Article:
Drag Race Central - NHRA
Sat, 19 Oct 2013, 10:36 AM

A Family That Races Together
By Bob Frey
Photo copyright 2013 Auto Imagery, Inc.




Jeff Sexton celebrates Sportsnationals win.
When Wally Parks founded the National Hot Rod Association he did so to give people a safe place to race, but little did he know at the time that it would also be giving families a place to race together. Over the years there have been many families who have participated in the sport, and as time goes by there are more and more who are learning that a family that races together stays together. On a personal note I know that in the last few years that I announced I was noticing more and more that there were familiar names coming up, names that I recognized from my early days in the sport. I realized that these were either old guys (like me) who were still racing or it was the emergence of not only a second but a third generation of racers. As it turned out it was both, that is, the people who were racing years ago were still racing today and now they were being joined by their sons and daughters. If there is one thing we know for sure it is the fact that the sport will continue to grow because families really enjoy it. They like the competition, the challenge and the camaraderie that they get from participating in this great sport. At the recent Sportsnationals in Columbus this phenomenon was seen again when father and son, Jeff and B.J. Sexton both made it to the final round. Jeff won the Top Sportsman class while his son, B.J. was runner-up in Top Dragster.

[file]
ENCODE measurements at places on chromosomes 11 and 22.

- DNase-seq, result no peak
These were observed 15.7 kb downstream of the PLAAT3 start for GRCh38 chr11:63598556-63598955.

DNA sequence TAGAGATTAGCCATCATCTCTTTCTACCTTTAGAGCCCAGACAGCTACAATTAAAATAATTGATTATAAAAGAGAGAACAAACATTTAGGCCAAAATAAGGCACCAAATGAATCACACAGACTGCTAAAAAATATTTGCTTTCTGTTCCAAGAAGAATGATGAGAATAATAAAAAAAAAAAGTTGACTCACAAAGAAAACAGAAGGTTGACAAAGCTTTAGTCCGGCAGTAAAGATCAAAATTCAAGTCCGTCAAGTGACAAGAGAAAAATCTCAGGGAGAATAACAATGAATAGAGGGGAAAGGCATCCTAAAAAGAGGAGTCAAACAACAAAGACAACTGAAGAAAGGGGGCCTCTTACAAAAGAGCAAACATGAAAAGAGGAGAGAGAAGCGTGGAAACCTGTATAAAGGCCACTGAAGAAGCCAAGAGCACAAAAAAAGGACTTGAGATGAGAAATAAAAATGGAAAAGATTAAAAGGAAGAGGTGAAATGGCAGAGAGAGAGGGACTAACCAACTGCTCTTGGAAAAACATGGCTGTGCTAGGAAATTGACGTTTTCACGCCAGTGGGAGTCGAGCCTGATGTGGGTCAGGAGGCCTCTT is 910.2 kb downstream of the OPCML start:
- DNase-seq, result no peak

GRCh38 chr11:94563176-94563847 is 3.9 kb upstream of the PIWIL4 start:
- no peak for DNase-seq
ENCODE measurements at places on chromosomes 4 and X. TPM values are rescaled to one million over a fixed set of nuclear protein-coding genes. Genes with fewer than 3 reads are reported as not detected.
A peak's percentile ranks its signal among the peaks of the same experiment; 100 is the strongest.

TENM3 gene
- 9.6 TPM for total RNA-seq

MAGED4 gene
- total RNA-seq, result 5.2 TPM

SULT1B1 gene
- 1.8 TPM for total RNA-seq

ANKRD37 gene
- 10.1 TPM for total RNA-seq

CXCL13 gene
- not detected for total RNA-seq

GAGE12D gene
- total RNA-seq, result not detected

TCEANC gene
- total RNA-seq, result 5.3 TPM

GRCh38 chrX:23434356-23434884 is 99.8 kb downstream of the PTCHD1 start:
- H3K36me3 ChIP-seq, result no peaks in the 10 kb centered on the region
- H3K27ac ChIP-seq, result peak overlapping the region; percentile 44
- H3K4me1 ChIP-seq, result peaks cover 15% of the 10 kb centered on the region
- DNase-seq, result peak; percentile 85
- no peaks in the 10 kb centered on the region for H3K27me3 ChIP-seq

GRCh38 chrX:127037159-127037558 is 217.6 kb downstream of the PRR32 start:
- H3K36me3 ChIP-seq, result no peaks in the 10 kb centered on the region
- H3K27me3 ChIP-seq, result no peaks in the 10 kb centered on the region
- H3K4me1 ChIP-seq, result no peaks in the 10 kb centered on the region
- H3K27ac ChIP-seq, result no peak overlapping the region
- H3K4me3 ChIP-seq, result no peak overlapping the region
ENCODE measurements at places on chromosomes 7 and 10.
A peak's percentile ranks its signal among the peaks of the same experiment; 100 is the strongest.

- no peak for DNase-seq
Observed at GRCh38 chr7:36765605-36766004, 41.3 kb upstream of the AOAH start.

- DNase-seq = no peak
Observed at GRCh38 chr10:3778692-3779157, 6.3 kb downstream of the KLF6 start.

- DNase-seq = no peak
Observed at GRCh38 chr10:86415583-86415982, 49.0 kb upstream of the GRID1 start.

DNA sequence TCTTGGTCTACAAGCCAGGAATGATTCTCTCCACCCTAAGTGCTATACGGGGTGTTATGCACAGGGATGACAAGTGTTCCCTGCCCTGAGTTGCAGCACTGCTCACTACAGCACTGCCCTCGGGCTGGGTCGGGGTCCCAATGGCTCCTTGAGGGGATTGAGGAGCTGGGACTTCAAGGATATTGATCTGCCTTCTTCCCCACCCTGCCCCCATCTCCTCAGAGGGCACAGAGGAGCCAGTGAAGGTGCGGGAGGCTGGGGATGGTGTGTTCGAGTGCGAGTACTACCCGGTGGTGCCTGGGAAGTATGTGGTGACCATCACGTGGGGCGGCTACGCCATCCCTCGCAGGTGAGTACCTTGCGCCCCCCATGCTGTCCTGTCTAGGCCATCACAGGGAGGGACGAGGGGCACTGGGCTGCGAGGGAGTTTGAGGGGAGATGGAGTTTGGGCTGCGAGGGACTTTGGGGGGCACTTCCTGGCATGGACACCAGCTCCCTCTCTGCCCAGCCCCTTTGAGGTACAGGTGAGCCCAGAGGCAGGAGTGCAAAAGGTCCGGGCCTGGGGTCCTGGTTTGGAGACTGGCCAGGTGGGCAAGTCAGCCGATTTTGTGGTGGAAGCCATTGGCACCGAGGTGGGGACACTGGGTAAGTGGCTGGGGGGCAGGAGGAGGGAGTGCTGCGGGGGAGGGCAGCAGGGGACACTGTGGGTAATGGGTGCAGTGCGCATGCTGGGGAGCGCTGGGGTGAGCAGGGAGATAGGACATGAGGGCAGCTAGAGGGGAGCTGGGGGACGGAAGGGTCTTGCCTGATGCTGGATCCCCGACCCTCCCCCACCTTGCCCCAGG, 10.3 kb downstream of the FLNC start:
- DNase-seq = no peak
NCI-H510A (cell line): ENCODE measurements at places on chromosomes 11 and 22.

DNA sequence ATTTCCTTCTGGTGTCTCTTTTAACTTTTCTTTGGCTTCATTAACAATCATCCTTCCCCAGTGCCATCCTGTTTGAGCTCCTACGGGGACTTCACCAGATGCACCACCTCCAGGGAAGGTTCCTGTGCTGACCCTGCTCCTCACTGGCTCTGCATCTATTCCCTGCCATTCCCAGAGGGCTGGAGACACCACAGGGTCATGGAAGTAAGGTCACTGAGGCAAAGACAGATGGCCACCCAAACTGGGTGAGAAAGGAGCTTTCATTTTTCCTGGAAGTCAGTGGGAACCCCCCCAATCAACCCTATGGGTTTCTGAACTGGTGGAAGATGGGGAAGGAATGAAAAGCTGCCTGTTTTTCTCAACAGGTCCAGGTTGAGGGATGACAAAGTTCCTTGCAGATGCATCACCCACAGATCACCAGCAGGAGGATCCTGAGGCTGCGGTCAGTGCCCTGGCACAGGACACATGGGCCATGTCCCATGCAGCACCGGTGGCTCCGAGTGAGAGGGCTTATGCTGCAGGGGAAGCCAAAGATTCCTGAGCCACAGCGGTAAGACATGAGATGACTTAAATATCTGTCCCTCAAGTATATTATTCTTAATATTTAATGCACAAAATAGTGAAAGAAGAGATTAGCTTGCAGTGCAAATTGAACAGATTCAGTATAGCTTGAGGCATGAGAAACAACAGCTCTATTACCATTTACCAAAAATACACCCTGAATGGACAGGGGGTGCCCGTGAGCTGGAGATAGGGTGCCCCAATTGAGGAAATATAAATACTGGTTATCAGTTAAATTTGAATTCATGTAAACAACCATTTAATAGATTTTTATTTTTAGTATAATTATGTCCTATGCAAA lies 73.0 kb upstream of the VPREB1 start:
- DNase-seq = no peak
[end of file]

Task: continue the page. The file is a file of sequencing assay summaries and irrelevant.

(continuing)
Jeff Sexton has been racing for a long time, and I don't say that to make him sound old, just experienced. "I started racing in 1976," he said. "A neighbor of mine was going to the races one day and I asked if I could tag along. Once I got to the track I was hooked. I loved everything about it." From his humble beginnings with a 1971 Camaro that he raced in the bracket classes, Jeff moved up the ladder to quicker and faster cars and he eventually landed in the Super Stock ranks where he had a great deal of success. "Like a lot of guys I went through several cars and classes until I finally settled in with one I liked."

Sexton celebrates 1987 Indy win.
Among his early cars was a 1971 Camaro, a 1972 Vega, a 1981 Zeeker Camaro and a car that used to run in Pro Stock. "I bought an old Don Hardy Pro Stock car and started running that in the bracket classes. But after a while I saw that wasn't going to work, after all a full-bodied car in Super Comp isn't the best combination so I decided to make it a Super Stocker." And what a Super Stock car it was. Jeff put in a six-cylinder engine and the combination fit neatly into the SS/AX class. "We did well with that car," he said in a major understatement. He won the 1987 U.S. Nationals and the 2000 national event in Chicago along with several divisional races and set the record in the class. "My competitors used to say that they liked me but hated the car, after all, it was a Pro Stock car running in Super Stock."

After having a great deal of success in Super Stock Jeff decided to switch to the new Top Sportsman class a few years ago. "I don't know what it is but it seems like every ten years I get the urge to try something new," he said. "I liked the idea of going fast and this new class looked like a lot of fun." It was, but it was also a lot of work. "I found out in a hurry that everyone in this class has a car that can win and a driver that is very good." Jeff found out just how good they were when he came up on the short side of some very close races. "I would have a "20" light and run two over my dial and the other guy would have a "10" light and run one over. It was tough but I enjoyed the challenge."